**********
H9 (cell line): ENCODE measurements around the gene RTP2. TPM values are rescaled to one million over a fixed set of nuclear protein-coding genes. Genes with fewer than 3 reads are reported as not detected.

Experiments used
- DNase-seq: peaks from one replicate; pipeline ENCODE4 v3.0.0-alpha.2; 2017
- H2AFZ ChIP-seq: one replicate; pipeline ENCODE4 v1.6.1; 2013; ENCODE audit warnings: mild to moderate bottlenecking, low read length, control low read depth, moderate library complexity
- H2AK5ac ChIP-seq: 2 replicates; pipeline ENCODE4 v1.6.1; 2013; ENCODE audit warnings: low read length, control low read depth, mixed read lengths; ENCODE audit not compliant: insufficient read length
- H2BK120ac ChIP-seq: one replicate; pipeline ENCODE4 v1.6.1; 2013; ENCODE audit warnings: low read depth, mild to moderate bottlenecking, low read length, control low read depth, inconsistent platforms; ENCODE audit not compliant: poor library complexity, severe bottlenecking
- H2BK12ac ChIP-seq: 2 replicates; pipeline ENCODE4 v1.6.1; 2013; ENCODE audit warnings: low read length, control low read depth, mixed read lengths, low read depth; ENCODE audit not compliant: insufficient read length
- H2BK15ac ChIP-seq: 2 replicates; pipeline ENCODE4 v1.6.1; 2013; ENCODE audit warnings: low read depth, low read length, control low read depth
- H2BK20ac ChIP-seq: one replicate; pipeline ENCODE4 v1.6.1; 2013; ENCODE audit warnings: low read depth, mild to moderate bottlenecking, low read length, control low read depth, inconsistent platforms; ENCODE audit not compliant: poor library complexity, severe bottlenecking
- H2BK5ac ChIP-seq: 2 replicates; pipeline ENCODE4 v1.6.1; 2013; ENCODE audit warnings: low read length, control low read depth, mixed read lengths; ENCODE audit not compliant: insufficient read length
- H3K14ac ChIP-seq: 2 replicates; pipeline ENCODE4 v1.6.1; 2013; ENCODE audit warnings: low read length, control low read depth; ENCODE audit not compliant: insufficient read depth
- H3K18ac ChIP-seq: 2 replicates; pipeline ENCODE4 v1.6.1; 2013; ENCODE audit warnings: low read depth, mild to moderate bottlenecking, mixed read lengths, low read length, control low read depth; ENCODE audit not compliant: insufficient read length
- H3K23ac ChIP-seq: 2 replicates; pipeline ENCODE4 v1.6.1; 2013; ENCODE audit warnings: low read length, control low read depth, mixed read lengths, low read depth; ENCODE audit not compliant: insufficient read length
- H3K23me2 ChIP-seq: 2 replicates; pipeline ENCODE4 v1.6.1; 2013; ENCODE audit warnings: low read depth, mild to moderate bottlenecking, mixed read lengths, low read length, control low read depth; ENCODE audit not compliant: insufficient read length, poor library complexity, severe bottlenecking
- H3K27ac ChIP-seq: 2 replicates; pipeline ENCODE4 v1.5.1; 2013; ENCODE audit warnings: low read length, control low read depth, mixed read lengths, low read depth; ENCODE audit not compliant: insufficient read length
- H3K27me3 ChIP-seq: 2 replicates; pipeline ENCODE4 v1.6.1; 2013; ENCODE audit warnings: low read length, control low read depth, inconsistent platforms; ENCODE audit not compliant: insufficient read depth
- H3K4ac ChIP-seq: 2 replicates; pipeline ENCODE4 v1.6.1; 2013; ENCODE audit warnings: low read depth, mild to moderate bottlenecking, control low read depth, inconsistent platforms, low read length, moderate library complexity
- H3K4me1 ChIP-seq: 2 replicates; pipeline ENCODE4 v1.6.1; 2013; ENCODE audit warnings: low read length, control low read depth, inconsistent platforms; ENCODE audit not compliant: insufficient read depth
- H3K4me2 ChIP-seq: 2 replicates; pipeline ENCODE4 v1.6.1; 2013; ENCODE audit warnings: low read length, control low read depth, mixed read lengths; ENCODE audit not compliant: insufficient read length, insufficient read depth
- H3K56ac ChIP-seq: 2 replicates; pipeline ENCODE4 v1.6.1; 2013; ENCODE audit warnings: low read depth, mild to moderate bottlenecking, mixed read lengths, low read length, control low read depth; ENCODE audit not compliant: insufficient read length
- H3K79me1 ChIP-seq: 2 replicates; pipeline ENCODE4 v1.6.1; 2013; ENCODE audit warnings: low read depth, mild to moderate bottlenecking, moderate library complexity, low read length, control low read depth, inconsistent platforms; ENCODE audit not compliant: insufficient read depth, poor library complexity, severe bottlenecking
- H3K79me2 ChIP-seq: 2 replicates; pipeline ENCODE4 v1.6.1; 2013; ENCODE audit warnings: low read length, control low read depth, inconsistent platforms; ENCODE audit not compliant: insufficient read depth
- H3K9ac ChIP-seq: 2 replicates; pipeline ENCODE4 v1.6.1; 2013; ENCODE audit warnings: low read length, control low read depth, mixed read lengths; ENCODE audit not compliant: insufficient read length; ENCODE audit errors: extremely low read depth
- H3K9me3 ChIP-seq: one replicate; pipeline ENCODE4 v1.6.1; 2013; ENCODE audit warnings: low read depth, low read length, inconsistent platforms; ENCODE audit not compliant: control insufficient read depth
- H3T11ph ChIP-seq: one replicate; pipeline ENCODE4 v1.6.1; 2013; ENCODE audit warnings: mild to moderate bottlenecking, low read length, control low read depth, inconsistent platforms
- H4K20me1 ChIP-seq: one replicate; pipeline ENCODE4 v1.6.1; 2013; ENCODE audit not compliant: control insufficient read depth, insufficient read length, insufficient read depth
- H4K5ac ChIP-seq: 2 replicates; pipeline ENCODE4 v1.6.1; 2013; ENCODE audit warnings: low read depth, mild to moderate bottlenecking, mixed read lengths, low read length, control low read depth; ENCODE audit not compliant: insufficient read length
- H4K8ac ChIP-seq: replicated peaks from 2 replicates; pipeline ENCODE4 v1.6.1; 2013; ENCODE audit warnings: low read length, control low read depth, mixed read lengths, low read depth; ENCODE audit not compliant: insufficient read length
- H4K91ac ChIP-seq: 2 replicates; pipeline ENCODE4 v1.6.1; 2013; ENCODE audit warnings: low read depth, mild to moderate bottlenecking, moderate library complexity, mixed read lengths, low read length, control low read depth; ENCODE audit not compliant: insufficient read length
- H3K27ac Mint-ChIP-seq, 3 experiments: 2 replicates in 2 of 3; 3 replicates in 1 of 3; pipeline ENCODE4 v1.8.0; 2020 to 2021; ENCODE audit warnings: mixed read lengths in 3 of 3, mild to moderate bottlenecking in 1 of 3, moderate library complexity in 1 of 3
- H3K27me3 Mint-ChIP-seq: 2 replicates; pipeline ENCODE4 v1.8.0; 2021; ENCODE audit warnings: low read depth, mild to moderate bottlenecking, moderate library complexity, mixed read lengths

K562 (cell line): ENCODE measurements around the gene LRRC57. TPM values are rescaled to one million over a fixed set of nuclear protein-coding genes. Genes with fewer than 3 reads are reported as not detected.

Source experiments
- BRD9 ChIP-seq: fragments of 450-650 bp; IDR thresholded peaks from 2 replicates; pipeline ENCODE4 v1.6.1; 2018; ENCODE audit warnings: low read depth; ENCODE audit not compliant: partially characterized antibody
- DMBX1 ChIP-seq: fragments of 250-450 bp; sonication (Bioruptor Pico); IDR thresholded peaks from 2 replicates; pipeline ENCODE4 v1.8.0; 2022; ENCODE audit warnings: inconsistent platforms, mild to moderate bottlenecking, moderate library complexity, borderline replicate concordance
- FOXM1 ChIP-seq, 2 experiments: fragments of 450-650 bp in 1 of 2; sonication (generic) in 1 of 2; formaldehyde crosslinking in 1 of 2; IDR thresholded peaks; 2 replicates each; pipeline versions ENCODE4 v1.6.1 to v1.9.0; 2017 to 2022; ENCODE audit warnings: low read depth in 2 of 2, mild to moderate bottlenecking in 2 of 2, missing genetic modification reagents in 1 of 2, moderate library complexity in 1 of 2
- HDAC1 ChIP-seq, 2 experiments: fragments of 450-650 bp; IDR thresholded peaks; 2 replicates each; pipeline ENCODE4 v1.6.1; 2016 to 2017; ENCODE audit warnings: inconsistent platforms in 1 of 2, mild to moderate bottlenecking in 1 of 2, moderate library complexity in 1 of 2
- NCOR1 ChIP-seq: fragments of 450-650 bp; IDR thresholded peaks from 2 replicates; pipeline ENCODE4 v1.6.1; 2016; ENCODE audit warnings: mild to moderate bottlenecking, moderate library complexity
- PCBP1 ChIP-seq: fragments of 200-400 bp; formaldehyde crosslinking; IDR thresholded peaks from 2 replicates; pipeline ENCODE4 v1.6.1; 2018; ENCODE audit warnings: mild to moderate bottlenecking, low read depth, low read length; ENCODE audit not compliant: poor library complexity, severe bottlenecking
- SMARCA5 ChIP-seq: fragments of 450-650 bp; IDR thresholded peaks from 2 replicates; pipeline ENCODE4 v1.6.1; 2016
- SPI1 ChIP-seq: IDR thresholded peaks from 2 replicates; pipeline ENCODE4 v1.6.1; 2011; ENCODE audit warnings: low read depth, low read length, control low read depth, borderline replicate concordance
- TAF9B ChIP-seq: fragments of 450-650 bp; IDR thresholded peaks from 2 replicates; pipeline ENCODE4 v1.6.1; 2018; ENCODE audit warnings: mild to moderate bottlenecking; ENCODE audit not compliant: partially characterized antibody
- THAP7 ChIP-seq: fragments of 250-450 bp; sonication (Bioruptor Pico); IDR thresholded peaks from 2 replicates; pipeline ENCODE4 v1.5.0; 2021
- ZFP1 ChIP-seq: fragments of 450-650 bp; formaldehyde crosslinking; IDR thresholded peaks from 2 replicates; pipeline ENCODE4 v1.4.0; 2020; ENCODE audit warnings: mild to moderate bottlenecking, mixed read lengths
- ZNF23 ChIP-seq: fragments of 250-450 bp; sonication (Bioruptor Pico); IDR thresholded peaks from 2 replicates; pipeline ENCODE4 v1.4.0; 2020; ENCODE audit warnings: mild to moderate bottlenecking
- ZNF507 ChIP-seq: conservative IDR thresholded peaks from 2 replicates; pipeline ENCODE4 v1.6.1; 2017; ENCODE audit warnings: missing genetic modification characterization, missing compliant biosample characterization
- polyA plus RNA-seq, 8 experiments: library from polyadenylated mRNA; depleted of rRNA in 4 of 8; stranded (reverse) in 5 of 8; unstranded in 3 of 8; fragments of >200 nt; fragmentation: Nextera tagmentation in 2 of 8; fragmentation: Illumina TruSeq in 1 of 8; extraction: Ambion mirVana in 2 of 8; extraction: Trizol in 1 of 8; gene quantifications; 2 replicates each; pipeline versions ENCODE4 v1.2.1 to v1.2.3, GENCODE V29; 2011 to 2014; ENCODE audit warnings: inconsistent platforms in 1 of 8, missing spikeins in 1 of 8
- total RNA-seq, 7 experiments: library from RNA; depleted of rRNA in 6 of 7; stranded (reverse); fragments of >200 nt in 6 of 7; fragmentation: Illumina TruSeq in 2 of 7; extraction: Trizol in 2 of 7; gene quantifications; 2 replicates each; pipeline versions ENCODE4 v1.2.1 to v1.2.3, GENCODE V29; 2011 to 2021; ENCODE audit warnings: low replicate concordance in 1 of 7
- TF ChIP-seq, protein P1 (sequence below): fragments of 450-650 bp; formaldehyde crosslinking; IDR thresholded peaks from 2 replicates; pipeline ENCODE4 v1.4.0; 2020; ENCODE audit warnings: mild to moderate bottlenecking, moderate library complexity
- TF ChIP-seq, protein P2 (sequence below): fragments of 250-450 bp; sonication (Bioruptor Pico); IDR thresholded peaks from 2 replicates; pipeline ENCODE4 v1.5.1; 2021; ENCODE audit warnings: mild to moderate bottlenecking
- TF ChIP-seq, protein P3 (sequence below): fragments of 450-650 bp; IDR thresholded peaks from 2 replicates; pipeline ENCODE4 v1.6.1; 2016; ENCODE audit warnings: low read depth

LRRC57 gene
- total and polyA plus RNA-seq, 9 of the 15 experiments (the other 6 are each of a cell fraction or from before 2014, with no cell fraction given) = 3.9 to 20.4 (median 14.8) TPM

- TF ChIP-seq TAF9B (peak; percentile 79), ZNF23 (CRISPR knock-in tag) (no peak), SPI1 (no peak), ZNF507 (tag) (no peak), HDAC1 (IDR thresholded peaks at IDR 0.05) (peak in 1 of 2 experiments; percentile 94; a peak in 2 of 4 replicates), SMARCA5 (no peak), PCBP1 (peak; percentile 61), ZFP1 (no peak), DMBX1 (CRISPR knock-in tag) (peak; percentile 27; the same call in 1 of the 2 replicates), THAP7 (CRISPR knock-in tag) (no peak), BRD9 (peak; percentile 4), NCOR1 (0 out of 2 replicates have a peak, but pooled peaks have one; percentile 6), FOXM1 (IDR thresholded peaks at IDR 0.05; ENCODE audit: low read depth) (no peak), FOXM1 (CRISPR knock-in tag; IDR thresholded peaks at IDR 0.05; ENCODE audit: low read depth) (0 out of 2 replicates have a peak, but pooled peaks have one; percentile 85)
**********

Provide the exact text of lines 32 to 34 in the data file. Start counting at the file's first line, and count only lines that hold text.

K562 (cell line): ENCODE measurements around the gene LRRC57. TPM values are rescaled to one million over a fixed set of nuclear protein-coding genes. Genes with fewer than 3 reads are reported as not detected.

Source experiments
- BRD9 ChIP-seq: fragments of 450-650 bp; IDR thresholded peaks from 2 replicates; pipeline ENCODE4 v1.6.1; 2018; ENCODE audit warnings: low read depth; ENCODE audit not compliant: partially characterized antibody